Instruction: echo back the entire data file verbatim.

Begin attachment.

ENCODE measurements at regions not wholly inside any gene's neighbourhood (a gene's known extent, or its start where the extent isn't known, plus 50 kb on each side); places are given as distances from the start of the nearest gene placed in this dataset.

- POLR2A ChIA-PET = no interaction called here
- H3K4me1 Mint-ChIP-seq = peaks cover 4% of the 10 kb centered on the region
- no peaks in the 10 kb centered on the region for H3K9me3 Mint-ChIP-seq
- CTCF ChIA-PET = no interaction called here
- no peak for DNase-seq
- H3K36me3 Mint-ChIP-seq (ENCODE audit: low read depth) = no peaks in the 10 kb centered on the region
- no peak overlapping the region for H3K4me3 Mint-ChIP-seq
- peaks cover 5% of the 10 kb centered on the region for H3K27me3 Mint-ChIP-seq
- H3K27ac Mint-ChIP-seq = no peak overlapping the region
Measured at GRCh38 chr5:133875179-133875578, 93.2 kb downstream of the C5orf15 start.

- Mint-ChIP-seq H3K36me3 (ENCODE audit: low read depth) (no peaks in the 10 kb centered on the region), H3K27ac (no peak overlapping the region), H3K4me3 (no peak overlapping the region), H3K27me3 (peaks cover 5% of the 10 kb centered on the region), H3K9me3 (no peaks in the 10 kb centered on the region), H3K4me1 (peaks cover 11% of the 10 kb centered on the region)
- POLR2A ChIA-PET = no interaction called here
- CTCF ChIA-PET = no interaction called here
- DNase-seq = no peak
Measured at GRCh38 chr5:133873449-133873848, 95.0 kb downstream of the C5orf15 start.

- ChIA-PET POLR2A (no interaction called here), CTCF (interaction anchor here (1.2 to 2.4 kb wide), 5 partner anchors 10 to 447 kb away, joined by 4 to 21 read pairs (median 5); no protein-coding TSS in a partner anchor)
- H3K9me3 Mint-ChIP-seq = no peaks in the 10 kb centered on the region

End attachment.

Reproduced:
ENCODE measurements at regions not wholly inside any gene's neighbourhood (a gene's known extent, or its start where the extent isn't known, plus 50 kb on each side); places are given as distances from the start of the nearest gene placed in this dataset.

- POLR2A ChIA-PET = no interaction called here
- H3K4me1 Mint-ChIP-seq = peaks cover 4% of the 10 kb centered on the region
- no peaks in the 10 kb centered on the region for H3K9me3 Mint-ChIP-seq
- CTCF ChIA-PET = no interaction called here
- no peak for DNase-seq
- H3K36me3 Mint-ChIP-seq (ENCODE audit: low read depth) = no peaks in the 10 kb centered on the region
- no peak overlapping the region for H3K4me3 Mint-ChIP-seq
- peaks cover 5% of the 10 kb centered on the region for H3K27me3 Mint-ChIP-seq
- H3K27ac Mint-ChIP-seq = no peak overlapping the region
Measured at GRCh38 chr5:133875179-133875578, 93.2 kb downstream of the C5orf15 start.

- Mint-ChIP-seq H3K36me3 (ENCODE audit: low read depth) (no peaks in the 10 kb centered on the region), H3K27ac (no peak overlapping the region), H3K4me3 (no peak overlapping the region), H3K27me3 (peaks cover 5% of the 10 kb centered on the region), H3K9me3 (no peaks in the 10 kb centered on the region), H3K4me1 (peaks cover 11% of the 10 kb centered on the region)
- POLR2A ChIA-PET = no interaction called here
- CTCF ChIA-PET = no interaction called here
- DNase-seq = no peak
Measured at GRCh38 chr5:133873449-133873848, 95.0 kb downstream of the C5orf15 start.

- ChIA-PET POLR2A (no interaction called here), CTCF (interaction anchor here (1.2 to 2.4 kb wide), 5 partner anchors 10 to 447 kb away, joined by 4 to 21 read pairs (median 5); no protein-coding TSS in a partner anchor)
- H3K9me3 Mint-ChIP-seq = no peaks in the 10 kb centered on the region